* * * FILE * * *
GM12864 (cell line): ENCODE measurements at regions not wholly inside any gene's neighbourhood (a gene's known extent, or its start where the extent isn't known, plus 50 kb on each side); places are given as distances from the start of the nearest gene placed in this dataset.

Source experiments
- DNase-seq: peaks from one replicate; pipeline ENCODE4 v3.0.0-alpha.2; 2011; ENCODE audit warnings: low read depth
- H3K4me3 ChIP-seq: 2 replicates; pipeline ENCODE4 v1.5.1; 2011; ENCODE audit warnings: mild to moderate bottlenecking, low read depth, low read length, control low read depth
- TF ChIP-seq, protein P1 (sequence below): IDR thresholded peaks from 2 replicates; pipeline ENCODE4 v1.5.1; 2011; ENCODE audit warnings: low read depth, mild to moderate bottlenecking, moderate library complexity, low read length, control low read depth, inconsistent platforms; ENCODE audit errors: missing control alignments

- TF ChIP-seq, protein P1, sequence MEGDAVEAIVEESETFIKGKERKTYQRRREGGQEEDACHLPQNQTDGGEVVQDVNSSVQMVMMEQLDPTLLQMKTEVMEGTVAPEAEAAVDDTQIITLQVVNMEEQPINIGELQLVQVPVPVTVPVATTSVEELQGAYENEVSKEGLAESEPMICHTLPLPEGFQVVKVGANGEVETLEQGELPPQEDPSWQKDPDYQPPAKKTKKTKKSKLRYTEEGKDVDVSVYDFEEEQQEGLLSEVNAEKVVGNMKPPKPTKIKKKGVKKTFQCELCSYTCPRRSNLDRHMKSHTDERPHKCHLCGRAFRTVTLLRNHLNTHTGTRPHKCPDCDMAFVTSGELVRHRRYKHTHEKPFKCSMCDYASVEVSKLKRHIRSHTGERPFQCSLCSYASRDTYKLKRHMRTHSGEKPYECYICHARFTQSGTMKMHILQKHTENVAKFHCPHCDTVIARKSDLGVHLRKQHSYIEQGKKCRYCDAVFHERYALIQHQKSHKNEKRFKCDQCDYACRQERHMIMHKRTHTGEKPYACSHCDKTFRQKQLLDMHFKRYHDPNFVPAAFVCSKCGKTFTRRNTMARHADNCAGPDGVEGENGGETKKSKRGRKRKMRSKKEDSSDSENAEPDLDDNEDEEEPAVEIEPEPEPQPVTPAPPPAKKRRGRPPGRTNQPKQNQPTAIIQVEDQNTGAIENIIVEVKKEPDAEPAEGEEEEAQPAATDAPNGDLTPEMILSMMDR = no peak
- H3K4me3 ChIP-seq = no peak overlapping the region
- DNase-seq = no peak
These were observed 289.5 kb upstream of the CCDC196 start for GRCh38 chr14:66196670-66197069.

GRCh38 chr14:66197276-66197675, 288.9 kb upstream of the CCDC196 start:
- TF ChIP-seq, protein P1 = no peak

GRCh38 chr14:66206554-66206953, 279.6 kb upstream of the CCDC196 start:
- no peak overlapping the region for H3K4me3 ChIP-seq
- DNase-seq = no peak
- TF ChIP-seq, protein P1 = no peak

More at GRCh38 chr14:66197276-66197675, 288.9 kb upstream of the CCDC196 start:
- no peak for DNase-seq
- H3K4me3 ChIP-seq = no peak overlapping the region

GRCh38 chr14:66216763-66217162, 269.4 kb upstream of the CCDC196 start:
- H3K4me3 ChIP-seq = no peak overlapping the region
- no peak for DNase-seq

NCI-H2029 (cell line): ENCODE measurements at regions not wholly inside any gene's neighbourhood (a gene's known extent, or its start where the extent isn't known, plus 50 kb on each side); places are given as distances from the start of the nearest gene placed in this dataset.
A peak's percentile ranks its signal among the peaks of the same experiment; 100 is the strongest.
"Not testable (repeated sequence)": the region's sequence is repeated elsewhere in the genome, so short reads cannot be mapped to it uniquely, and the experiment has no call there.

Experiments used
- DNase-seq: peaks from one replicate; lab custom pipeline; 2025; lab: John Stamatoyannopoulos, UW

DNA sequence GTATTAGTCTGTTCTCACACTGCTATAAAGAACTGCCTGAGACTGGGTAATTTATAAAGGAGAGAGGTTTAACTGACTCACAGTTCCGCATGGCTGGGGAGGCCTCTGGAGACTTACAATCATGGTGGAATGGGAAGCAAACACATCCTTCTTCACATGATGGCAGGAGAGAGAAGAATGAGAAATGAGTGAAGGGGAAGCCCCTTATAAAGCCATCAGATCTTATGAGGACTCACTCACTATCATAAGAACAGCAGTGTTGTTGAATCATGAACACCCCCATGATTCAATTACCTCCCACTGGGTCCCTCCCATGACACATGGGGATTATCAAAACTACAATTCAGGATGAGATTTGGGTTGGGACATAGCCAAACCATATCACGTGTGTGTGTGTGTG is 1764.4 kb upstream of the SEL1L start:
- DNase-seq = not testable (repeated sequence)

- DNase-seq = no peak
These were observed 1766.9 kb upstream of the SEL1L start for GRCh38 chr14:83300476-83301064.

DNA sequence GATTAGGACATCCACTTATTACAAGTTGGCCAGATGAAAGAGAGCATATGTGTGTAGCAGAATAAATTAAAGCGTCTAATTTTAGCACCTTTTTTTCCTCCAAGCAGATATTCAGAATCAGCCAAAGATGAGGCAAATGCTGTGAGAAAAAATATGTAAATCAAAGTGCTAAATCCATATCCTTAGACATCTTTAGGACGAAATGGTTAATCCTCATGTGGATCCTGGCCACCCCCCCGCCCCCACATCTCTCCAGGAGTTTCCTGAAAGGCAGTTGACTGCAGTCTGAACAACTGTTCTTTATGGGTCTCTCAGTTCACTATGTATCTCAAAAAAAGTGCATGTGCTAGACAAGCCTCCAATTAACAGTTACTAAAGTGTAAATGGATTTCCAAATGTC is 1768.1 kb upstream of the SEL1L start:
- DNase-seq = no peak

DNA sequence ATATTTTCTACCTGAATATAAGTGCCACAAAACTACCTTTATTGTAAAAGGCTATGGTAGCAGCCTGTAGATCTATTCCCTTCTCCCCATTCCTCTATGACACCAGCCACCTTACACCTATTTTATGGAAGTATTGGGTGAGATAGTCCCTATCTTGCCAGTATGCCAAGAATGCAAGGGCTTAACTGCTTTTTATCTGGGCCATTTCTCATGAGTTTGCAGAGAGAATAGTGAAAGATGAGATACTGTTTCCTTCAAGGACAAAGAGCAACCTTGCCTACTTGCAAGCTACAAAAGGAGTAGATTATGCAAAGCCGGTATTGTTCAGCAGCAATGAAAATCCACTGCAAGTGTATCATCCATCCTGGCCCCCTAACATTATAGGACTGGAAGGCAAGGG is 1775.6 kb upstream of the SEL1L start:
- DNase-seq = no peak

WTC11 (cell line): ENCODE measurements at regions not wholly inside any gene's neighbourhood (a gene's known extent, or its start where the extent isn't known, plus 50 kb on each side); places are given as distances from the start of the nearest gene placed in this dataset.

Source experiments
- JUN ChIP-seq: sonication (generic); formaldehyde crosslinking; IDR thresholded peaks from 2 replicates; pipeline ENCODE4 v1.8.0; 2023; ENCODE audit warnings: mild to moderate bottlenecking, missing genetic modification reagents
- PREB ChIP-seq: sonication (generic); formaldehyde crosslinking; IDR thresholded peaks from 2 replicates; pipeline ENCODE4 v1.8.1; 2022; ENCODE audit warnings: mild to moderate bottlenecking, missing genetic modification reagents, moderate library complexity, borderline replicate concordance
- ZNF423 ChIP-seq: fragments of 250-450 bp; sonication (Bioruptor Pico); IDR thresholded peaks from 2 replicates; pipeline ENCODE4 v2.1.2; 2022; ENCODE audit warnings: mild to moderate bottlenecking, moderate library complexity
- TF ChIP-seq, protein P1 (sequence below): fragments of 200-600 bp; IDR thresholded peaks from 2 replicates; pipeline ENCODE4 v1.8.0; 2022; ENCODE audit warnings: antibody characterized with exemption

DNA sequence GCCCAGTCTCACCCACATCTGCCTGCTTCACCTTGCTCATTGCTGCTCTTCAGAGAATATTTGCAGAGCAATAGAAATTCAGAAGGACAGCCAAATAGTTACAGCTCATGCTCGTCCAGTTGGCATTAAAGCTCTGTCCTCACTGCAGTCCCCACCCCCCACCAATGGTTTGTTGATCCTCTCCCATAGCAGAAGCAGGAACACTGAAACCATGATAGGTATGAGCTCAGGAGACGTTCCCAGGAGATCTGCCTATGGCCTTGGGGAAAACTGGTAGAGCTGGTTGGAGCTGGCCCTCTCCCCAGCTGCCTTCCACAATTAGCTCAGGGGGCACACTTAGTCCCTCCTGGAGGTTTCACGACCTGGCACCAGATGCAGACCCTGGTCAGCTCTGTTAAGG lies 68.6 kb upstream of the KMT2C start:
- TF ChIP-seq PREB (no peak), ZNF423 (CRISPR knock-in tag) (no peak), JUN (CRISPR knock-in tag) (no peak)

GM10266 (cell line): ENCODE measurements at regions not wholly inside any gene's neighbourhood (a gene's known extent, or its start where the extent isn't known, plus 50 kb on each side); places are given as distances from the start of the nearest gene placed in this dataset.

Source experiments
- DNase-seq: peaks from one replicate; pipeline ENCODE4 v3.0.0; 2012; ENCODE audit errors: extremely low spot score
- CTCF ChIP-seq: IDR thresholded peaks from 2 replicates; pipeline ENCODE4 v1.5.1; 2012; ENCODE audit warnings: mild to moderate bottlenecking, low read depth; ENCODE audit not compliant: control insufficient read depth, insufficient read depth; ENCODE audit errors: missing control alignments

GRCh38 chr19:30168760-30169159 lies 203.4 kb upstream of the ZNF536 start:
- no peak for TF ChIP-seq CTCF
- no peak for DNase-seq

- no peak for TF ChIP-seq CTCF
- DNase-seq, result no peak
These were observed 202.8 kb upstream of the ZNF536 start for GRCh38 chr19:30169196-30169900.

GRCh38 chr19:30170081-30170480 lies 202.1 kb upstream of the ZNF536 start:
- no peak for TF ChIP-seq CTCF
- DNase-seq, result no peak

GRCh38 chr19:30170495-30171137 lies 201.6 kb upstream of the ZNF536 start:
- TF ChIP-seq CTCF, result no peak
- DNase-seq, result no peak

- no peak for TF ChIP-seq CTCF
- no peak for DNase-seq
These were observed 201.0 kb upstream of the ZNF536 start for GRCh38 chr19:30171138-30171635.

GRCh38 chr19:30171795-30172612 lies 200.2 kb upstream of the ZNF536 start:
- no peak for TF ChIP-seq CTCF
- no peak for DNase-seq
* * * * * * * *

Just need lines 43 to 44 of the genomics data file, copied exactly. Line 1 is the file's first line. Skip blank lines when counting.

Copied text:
GM10266 (cell line): ENCODE measurements at regions not wholly inside any gene's neighbourhood (a gene's known extent, or its start where the extent isn't known, plus 50 kb on each side); places are given as distances from the start of the nearest gene placed in this dataset.

Source experiments